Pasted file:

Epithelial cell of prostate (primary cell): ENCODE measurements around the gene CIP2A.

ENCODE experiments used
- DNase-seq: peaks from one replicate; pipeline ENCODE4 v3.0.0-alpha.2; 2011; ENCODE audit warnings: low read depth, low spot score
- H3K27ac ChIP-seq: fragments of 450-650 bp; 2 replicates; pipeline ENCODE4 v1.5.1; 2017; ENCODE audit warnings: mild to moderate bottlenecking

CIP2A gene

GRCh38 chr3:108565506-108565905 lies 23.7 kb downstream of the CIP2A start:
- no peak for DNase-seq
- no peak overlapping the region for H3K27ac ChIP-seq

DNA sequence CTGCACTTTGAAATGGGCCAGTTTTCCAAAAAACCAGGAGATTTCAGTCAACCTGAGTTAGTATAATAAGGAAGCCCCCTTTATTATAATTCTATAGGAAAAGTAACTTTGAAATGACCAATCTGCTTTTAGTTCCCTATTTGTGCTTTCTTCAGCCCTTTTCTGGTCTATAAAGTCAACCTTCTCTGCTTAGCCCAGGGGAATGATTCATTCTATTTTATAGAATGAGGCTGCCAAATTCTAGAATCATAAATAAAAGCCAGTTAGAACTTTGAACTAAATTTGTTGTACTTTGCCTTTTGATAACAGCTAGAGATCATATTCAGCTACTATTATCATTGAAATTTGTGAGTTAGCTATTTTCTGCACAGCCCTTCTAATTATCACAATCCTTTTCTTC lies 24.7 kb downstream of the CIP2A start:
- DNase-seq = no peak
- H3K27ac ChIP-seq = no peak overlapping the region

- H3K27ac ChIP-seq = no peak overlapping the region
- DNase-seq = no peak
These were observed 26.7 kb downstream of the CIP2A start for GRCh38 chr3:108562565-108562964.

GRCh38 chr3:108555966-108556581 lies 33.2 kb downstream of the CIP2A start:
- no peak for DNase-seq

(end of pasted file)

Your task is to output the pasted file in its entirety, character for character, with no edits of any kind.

Epithelial cell of prostate (primary cell): ENCODE measurements around the gene CIP2A.

ENCODE experiments used
- DNase-seq: peaks from one replicate; pipeline ENCODE4 v3.0.0-alpha.2; 2011; ENCODE audit warnings: low read depth, low spot score
- H3K27ac ChIP-seq: fragments of 450-650 bp; 2 replicates; pipeline ENCODE4 v1.5.1; 2017; ENCODE audit warnings: mild to moderate bottlenecking

CIP2A gene

GRCh38 chr3:108565506-108565905 lies 23.7 kb downstream of the CIP2A start:
- no peak for DNase-seq
- no peak overlapping the region for H3K27ac ChIP-seq

DNA sequence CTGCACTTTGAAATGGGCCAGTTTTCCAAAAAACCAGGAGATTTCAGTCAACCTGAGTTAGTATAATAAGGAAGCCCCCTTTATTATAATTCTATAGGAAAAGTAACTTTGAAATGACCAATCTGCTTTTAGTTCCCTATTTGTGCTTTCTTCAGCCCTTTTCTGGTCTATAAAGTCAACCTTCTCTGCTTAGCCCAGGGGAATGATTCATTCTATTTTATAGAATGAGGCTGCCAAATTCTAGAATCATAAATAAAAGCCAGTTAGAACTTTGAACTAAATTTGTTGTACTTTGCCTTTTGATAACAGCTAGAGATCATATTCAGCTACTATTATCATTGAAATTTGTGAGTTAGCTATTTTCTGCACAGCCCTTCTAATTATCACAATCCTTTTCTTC lies 24.7 kb downstream of the CIP2A start:
- DNase-seq = no peak
- H3K27ac ChIP-seq = no peak overlapping the region

- H3K27ac ChIP-seq = no peak overlapping the region
- DNase-seq = no peak
These were observed 26.7 kb downstream of the CIP2A start for GRCh38 chr3:108562565-108562964.

GRCh38 chr3:108555966-108556581 lies 33.2 kb downstream of the CIP2A start:
- no peak for DNase-seq